The Law Society is pushing for policies and procedures to be implemented to protect our members when visiting clients in prison.
Mark Davies, a criminal solicitor in Swansea and member of the wales committee, was on BBC Wales News last evening speaking about the issues faced by criminal lawyers due to coronavirus.
Meanwhile, whiplash diagnosis is to be allowed via video link, reported The Gazette. It is the latest concession to the Covid-19 coronavirus crisis. The decision was prompted not only by safety concerns, but also by the financial impact on claimant lawyers, who faced being unable to progress any cases because clients could not be diagnosed remotely.
Max Winthrop, chair of our employment law committee, spoke with BBC Radio Nottingham (from 1:36:37) where he was on a coronavirus panel of experts, answering employment questions from listeners.
Max also spoke with TalkRadio (in the 10:30 – 11:00 slot at 04:41), about the impact on employers and employees of the UK’s coronavirus lockdown.
He took part in a Q&A on LBC’s Shelagh Fogarty show (from 2pm) on rights during the coronavirus crisis and he spoke to BBC Radio Humberside (from 3:25:06) about self-employed and temporary workers’ rights, and also provided advice for employers in this uncertain time.
He was on BBC Radio Northampton (from 3:12:34) talking construction workers’ rights if they are ordered to stop work by the government and BBC Radio Merseyside (from 2:11:23) discussing the same topic.
Max was also on BBC Radio Newcastle (from 2:48:53) about the announcement by chancellor Rishi Sunak on self-employed workers’ rights.
Roy Daby, a partner at Giles Wilson, spoke with BBC Radio Essex (from 40.08 ) about employment rights in the context of being forced to take unpaid leave. He also discussed how sick pay works around coronavirus.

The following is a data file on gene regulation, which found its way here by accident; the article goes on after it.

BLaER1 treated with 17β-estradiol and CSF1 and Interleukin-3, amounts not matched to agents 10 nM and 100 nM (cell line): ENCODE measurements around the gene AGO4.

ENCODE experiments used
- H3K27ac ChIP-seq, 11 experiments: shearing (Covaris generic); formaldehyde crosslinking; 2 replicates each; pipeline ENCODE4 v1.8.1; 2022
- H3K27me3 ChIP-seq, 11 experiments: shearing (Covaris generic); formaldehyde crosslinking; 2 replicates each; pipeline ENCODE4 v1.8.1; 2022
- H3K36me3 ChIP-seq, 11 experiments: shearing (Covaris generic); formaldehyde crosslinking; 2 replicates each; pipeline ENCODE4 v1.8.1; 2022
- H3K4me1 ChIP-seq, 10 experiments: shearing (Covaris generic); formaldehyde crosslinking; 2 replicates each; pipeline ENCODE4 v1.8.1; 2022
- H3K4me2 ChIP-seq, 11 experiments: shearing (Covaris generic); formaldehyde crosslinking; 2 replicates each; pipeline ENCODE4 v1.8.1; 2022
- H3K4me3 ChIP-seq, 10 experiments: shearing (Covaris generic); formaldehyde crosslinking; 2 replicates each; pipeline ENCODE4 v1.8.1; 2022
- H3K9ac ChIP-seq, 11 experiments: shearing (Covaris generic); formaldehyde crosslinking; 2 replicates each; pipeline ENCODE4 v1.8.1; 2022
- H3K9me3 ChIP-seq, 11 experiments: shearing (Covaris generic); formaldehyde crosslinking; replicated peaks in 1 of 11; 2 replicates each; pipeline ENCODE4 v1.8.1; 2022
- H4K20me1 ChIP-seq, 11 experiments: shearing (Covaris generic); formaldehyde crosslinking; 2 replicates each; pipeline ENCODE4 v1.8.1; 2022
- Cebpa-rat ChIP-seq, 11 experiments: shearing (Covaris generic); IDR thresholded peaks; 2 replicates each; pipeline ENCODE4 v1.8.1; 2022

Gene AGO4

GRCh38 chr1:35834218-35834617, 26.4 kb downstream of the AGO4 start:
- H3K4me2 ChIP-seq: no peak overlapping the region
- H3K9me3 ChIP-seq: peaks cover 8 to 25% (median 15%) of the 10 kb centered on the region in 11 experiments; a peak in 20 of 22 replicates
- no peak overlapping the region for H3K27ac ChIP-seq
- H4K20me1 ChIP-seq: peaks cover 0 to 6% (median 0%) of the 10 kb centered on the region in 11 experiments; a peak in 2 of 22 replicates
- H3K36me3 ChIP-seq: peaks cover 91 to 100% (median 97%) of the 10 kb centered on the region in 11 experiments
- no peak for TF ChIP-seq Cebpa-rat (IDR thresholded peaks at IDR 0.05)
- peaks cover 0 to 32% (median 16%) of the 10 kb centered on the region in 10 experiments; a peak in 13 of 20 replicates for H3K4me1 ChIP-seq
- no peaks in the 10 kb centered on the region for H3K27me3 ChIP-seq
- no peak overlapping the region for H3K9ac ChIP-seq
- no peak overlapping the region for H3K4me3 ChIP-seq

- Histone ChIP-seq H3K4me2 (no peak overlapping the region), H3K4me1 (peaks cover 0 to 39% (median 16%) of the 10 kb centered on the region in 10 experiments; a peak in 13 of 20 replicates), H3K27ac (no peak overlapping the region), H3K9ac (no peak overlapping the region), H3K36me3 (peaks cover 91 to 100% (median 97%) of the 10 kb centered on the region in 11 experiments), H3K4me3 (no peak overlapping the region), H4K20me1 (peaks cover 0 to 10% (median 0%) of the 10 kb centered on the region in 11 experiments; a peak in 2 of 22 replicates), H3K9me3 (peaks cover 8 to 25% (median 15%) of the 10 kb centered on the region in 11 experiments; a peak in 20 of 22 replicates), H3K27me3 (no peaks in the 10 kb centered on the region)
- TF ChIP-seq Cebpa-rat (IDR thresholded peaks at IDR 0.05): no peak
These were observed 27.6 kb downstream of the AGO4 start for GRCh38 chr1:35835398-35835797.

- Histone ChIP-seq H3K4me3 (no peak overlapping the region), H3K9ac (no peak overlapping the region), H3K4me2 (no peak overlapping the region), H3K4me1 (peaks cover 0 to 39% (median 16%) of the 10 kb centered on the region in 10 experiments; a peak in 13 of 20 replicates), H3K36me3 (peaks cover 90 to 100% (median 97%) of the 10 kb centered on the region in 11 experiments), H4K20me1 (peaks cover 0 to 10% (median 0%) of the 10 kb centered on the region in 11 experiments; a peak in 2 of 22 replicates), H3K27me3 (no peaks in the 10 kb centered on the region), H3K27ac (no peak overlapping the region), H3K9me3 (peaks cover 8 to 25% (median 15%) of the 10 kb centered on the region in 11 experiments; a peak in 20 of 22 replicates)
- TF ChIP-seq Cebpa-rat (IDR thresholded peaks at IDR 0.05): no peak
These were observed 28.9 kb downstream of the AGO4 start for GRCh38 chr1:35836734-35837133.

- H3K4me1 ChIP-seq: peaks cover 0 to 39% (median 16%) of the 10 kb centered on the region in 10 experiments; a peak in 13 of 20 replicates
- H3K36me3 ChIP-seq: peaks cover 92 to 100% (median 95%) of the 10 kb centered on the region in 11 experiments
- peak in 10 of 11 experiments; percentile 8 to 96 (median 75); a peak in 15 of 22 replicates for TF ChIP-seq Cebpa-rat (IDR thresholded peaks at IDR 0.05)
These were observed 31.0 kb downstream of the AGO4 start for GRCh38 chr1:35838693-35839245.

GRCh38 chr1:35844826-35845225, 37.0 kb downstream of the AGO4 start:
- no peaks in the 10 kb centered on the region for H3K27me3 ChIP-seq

Wedding cancellations and consumer rights
Gary Rycroft, chair of our digital assets working group and a consumer law expert is quoted in Bride, Grazia, Wedding Ideas and Bride Magazine about how coronavirus will affect the weddings industry. He also talked to about what people should do if they need to cancel their wedding during the Covid-19 outbreak. Gary also spoke to Good Housekeeping about what to do if an event you have already bought a ticket for is cancelled due to the virus.
And he was on BBC Radio Leicester (from 2:38:30). BBC Radio Essex (3:49:48) and BBC Radio Merseyside (1:26:28) discussing weddings and on BBC Radio Northampton (1:23:00) BBC Radio 4’s Moneybox (02:58) to talk travel and consumer rights during the coronavirus crisis.
Melinda Giles, a member of the Law Society’s wills and equity committee spoke to LBC (starts from 01:05) and answered listeners questions on their employment rights, legal rights when cancelling their weddings and holidays, and the strain on businesses in the face of the coronavirus pandemic.
The Telegraph (£) reported that the number of people seeking to grant power of attorney and write new wills has risen by at least 30% in the face of fears over death rates in the coronavirus pandemic.
Ian Bond, chair of the Law Society’s wills and equity committee, said that his firm had seen a “huge spike” in the number of queries and requests, which were primarily from the elderly or vulnerable undergoing hospital or health treatment who wanted to “put their affairs in order”.